PHP Sadness

Some error conditions are simply uncatchable

There are some error conditions which should be catchable but simply aren't:

$ cat fatals.php
<?php

function error_handler($errno, $errstr, $errfile, $errline) {
  $a = func_get_args();
  var_dump($a);
}

set_error_handler("error_handler");

try {
  $x = new NonexistantClass();
} catch (Exception $e) {
  var_dump($e->getMessage());
}

echo "Don't worry, everything is still fine!\n";


$ php fatals.php

Fatal error: Class 'NonexistantClass' not found in...

It's not that I'm sad that this isn't an php Exception, or that I'm confused about the difference between that and php error_reporting / php set_error_handler / etc. It's that I'm sad that I have no way of handling this situation other than running another PHP process and noticing when it dies.

Significance: Missing Features

Language features make developers' lives easier. Often, language features are not complex for the language designers to implement (barring unnecessary complications in the internals), but can save developers hours of time. Missing language features are disrespectful to developers and encourage dirty hacks, "clever" solutions, and kludgy workarounds to achieve the desired functionality.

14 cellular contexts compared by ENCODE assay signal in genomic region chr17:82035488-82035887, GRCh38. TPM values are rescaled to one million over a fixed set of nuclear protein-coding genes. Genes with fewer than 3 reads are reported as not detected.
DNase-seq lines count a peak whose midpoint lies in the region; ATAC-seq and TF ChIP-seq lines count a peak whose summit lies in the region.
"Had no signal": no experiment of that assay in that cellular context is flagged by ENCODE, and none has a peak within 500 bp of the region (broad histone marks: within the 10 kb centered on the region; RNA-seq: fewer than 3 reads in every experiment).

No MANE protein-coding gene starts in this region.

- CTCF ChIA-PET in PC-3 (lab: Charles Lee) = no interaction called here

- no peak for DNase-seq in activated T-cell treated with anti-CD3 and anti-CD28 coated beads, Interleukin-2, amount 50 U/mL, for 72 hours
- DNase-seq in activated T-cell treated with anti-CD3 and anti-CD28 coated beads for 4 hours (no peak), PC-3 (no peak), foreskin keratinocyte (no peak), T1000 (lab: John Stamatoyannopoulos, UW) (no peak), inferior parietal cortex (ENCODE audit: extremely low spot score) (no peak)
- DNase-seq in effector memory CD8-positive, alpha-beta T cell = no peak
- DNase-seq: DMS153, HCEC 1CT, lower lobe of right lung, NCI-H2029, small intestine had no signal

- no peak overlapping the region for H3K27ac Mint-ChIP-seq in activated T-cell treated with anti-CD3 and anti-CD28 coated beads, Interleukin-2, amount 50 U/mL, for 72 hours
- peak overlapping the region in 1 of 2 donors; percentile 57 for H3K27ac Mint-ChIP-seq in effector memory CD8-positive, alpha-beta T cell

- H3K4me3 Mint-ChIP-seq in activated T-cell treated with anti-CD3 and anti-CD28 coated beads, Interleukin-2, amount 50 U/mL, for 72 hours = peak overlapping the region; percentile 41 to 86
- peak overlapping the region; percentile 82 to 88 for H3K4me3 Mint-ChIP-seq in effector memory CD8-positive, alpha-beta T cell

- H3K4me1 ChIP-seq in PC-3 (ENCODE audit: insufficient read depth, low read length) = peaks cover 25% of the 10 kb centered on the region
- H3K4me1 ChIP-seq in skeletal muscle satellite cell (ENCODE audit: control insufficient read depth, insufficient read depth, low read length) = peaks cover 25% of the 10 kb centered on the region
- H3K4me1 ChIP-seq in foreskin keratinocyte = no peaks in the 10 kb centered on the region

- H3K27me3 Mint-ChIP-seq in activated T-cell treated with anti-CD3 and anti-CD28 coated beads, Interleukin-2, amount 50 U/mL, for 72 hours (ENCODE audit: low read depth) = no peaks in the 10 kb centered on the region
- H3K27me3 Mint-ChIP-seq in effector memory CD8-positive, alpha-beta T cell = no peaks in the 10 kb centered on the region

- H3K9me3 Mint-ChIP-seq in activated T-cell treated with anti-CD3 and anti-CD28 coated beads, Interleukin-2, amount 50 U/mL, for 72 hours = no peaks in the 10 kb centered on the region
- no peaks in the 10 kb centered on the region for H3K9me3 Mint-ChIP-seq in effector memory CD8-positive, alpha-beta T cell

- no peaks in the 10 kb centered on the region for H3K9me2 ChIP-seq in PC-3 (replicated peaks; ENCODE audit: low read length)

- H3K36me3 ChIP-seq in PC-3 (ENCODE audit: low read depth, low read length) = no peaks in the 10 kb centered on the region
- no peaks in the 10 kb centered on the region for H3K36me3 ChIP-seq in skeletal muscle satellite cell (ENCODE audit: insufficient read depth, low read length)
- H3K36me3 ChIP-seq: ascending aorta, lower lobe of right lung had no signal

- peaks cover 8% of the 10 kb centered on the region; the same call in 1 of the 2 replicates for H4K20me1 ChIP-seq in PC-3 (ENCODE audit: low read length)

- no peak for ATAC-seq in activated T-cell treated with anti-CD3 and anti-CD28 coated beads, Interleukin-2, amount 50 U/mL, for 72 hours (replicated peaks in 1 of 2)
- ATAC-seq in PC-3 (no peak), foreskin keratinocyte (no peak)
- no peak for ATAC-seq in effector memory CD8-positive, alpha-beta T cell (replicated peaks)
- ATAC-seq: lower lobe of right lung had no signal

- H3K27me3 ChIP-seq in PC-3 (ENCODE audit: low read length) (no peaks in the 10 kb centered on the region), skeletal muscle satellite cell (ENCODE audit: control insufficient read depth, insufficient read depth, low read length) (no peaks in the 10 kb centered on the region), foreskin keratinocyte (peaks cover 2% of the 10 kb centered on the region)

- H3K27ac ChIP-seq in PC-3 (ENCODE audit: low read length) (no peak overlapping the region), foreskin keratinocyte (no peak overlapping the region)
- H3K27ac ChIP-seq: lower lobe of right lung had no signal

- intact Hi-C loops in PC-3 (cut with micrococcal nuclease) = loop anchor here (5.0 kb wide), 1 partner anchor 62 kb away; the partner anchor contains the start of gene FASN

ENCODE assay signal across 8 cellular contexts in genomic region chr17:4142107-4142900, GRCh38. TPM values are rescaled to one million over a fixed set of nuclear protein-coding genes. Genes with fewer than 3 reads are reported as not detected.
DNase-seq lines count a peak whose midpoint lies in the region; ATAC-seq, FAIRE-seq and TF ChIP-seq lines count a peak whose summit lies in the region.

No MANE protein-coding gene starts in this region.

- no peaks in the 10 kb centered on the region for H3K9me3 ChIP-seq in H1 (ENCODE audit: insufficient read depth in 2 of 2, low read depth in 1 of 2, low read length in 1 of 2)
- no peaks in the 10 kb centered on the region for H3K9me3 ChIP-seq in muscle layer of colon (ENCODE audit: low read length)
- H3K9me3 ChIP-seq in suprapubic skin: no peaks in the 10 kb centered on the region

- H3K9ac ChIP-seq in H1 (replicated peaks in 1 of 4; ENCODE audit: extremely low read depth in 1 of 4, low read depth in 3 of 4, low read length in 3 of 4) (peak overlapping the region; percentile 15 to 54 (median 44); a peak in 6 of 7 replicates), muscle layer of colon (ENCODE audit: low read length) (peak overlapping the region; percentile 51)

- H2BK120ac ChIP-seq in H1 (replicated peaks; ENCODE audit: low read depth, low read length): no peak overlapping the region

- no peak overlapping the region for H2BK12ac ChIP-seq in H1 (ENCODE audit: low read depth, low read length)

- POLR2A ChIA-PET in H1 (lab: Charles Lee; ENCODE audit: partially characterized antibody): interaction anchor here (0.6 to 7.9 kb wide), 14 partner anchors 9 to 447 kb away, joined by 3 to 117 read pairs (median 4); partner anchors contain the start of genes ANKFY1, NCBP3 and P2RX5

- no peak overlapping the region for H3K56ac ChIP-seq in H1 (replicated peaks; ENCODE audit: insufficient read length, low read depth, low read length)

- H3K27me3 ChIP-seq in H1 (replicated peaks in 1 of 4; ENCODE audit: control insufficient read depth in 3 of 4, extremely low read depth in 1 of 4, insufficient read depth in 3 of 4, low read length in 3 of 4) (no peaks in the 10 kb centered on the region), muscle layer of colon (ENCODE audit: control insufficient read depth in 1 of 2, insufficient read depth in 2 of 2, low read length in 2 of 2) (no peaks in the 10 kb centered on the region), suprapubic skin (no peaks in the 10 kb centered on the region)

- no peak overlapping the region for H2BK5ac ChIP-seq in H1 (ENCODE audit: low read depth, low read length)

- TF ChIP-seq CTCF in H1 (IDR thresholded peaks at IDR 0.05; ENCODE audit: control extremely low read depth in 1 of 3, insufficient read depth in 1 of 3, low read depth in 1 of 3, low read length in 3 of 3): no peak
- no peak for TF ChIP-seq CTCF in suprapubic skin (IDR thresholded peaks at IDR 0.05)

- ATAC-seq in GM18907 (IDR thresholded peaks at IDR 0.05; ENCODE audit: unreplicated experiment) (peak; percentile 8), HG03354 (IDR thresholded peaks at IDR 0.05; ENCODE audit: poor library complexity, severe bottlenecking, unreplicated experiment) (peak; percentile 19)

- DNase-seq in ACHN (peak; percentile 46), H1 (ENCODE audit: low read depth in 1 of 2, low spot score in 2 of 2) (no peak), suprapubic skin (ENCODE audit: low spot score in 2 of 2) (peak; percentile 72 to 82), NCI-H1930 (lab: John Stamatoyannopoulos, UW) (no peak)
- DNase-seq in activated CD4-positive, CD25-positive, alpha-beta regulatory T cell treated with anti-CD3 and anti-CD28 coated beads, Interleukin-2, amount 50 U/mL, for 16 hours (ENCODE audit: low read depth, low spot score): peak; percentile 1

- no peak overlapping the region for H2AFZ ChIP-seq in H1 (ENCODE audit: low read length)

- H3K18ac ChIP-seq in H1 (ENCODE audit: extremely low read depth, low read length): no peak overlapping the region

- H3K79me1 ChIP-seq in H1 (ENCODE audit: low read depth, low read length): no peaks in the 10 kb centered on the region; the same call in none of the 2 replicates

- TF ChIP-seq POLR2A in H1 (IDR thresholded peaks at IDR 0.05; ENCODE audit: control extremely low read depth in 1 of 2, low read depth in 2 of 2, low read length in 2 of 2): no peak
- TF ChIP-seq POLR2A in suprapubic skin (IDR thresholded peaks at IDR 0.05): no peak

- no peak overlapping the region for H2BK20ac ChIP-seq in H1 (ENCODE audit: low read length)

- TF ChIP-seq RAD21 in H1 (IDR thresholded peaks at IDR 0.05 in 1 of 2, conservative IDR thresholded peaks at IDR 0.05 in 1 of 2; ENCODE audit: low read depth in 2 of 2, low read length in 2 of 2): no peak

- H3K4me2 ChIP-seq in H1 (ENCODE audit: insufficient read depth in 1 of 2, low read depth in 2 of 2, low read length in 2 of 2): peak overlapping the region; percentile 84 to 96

Significance: Implications for Internals

The mere presence of this issue tends to imply some fatal flaw or unnecessary complexity at the most basic levels of the language. For example, an overly complex parser might be trying to compensate for missing functionality in the interpreter by incorrectly (and misleadingly) validating code at the syntax level, or messages without details could indicate that the internal design prohibits access to values where they should be reachable in a sane implementation.